The Eurozone was flawed at birth…for a single currency to work over a region with enormous economic and political diversity is not easy…A single currency entails a fixed exchange rate among the countries and a single interest rate…Even if these are set to reflect the circumstances in the majority of member countries, given the economic diversity, there needs to be an array of institutions that can help those nations for which the policies are not well suited. Europe failed to create those institutions.

    Put simply, the euro is doomed as long it is run for the benefit of the stronger economies (basically Germany, and the northern European and Scandinavian countries), and there is no mechanism to share the costs of adjustment being incurred by the PIIGS – Portugal, Ireland, Italy, Greece and Spain – in the form of super high unemployment rates. The US has half the unemployment rate of Europe, and in the continent, unemployment rates among the young are as high as 50 per cent in some cases. A single currency needs a wealth transfer mechanism from rich to poor, and this could include writing off some of the debts of the southern Europeans and/or allowing some of the weaker economies to exit the euro, again with the rich providing the cushion for this exit. Brexit was involuntary; Grexit needs to be negotiated to be smooth.

    Either way, there will be global disruption to growth, and we need to take it on the chin to revive growth in the medium term.

    Inequality does not matter to growth.

    Capitalists don’t like to acknowledge the Marxist idea that capitalism, in seeking higher and higher returns, will end up with a situation where inequality itself keeps shrinking markets. When too many people earn too little and a few people earn too much, and it is the latter group that influences policies, capitalism will keep lurching from crisis to crisis. You don’t have to accept the Marxist solution to prevent capitalism’s crises, but capitalists need to accept the reality that the creation of expanded markets needs a better distribution of resources. The poorer the distribution of incomes, the weaker the possibility of developing a wider market for any product. India’s real estate market is focused on the top 0.1 per cent of the population; it has to implode for this very reason.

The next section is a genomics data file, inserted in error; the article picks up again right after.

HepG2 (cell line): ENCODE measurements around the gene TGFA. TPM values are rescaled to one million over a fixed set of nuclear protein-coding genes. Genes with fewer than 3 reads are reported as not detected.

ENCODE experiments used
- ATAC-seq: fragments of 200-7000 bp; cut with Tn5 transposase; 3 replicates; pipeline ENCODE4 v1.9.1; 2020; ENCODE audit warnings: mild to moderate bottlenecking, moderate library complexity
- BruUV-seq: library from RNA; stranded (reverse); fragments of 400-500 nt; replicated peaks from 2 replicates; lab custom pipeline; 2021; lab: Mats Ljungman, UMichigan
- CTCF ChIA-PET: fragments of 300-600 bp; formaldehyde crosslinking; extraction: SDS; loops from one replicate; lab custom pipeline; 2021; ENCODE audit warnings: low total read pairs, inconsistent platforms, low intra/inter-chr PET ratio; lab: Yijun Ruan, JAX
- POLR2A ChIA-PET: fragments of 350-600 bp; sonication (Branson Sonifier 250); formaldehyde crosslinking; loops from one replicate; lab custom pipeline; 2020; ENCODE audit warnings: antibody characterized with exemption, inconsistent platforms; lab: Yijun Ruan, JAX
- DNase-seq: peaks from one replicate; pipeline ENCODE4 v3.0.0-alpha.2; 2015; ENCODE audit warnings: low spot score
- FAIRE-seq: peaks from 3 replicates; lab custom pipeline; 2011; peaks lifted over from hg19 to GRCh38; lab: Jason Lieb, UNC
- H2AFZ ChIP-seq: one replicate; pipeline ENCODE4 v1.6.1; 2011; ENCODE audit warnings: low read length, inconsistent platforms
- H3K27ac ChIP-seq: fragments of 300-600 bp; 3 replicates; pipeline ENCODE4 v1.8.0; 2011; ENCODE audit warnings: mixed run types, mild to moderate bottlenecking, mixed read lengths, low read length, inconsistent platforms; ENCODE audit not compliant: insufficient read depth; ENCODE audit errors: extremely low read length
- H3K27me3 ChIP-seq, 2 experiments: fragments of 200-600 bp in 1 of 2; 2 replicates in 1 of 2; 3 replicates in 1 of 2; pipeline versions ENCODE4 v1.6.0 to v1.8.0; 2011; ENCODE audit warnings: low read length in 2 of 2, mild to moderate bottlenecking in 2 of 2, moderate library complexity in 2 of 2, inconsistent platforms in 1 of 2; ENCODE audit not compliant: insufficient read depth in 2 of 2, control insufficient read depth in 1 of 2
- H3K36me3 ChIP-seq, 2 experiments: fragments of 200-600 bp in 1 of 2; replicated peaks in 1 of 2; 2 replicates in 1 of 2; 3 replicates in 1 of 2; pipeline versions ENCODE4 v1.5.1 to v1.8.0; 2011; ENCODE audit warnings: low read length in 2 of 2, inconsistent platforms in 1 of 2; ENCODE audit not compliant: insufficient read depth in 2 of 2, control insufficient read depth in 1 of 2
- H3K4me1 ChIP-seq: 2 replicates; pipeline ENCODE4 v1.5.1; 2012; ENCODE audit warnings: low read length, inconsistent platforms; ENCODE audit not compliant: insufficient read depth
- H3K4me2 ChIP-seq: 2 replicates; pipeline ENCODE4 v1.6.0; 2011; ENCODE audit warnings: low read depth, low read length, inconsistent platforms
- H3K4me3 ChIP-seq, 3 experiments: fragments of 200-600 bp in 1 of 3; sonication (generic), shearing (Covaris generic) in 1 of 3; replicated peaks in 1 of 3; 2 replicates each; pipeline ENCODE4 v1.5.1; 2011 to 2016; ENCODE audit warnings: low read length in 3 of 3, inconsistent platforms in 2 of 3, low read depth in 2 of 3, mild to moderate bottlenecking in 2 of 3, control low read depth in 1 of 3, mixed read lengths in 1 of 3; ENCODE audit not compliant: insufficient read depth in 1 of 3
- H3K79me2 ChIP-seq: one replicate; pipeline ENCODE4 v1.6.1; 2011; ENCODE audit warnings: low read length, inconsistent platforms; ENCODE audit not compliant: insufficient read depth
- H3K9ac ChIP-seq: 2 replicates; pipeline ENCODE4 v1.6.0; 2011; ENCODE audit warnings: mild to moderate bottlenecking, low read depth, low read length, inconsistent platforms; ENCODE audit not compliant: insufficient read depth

Consider also how the post-2008 policy response has ended up making inequality worse. After Lehman, central banks and governments, in order to save financial institutions that were “too big to fail”, kept interest rates near zero and also recapitalised them with public money. These institutions, and Wall Street, fed off this cheap money that went to inflate stocks, which were the main beneficiaries of zero rates. The rich got richer, even though it was Wall Street that brought on the Lehman crisis. Wall Street was rescued with Main Street money, but Wall Street has not yet returned this favour.

    With growth yet to revive, there is now talk of using “helicopter money” to help the poor rework their own balance sheets. But consider what could have happened if “helicopter money” had been used as the weapon of the first resort instead of the last? Few bank loans would have gone bad, and even some sub-prime mortgages may have turned good, preventing thousands of foreclosures. Instead, central banks helped the fat cats, and not those more deserving of this help.

    Automation will not erode jobs.

    Maybe so. But there is now a huge industry speculating on the future of jobs, automation and robots. That automation will eliminate human jobs is not in doubt; what is in doubt is when this change will help create new jobs, where, and for whom. Like globalisation, which is beneficial to many in theory, automation also benefits many, but it is damaging in the interim, when it kills more jobs than it creates. The backlash against automation can be predicted, unless world governments figure out how to provide safety nets and protect the vulnerable and take responsibility for retraining them in new skills.

    The simple takeout is this: the world needs a new understanding on the gains and losses from globalisation, increased trade and automation. No one will accept the benefits as self-evident. In the meanwhile, it is best to allow economies to adjust to the reality of excessive debt-driven growth and make amends.

    A further slowdown and even major economic disruption lie ahead. The disintegration of the euro is clearly on the cards. It may not be such a bad thing either as long as its disintegration is managed well.

    Jagannathan is Editorial Director, Swarajya. He tweets at @TheJaggi.